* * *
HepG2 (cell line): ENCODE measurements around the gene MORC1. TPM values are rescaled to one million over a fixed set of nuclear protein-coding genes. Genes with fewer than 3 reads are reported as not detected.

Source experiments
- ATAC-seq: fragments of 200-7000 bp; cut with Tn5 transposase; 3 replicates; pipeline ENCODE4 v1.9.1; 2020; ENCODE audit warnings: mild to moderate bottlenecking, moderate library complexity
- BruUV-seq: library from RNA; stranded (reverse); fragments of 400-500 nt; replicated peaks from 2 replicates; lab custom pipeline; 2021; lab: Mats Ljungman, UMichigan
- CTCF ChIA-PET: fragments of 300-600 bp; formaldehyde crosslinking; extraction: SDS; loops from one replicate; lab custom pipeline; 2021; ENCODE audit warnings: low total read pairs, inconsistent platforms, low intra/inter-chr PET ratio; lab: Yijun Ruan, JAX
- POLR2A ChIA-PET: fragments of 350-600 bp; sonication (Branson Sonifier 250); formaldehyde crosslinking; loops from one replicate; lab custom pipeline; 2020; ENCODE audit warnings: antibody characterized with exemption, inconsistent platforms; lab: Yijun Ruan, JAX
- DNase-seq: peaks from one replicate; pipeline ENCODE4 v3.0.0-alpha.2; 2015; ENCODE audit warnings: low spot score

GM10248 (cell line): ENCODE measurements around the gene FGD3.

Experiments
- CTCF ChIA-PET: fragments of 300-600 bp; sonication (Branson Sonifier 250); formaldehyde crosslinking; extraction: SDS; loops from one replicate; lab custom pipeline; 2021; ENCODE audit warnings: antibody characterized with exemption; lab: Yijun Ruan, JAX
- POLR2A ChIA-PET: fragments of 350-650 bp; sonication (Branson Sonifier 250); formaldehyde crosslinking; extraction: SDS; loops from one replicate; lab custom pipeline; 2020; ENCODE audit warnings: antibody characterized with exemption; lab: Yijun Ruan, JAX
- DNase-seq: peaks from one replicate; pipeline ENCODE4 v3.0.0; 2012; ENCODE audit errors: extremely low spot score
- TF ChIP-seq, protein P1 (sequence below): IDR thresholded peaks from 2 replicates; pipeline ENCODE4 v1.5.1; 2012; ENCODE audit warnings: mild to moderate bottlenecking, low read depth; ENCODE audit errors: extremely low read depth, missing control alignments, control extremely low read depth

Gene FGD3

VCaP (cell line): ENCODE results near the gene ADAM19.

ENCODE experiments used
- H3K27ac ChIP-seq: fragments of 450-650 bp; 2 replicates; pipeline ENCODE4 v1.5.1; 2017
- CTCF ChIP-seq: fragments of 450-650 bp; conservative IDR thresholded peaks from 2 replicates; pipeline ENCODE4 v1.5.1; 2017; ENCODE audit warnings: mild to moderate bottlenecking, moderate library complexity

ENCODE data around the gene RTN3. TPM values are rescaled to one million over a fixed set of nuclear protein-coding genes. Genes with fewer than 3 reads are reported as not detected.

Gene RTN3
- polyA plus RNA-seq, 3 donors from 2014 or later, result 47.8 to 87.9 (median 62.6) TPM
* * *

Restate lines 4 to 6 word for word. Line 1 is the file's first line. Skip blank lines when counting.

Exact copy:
- BruUV-seq: library from RNA; stranded (reverse); fragments of 400-500 nt; replicated peaks from 2 replicates; lab custom pipeline; 2021; lab: Mats Ljungman, UMichigan
- CTCF ChIA-PET: fragments of 300-600 bp; formaldehyde crosslinking; extraction: SDS; loops from one replicate; lab custom pipeline; 2021; ENCODE audit warnings: low total read pairs, inconsistent platforms, low intra/inter-chr PET ratio; lab: Yijun Ruan, JAX
- POLR2A ChIA-PET: fragments of 350-600 bp; sonication (Branson Sonifier 250); formaldehyde crosslinking; loops from one replicate; lab custom pipeline; 2020; ENCODE audit warnings: antibody characterized with exemption, inconsistent platforms; lab: Yijun Ruan, JAX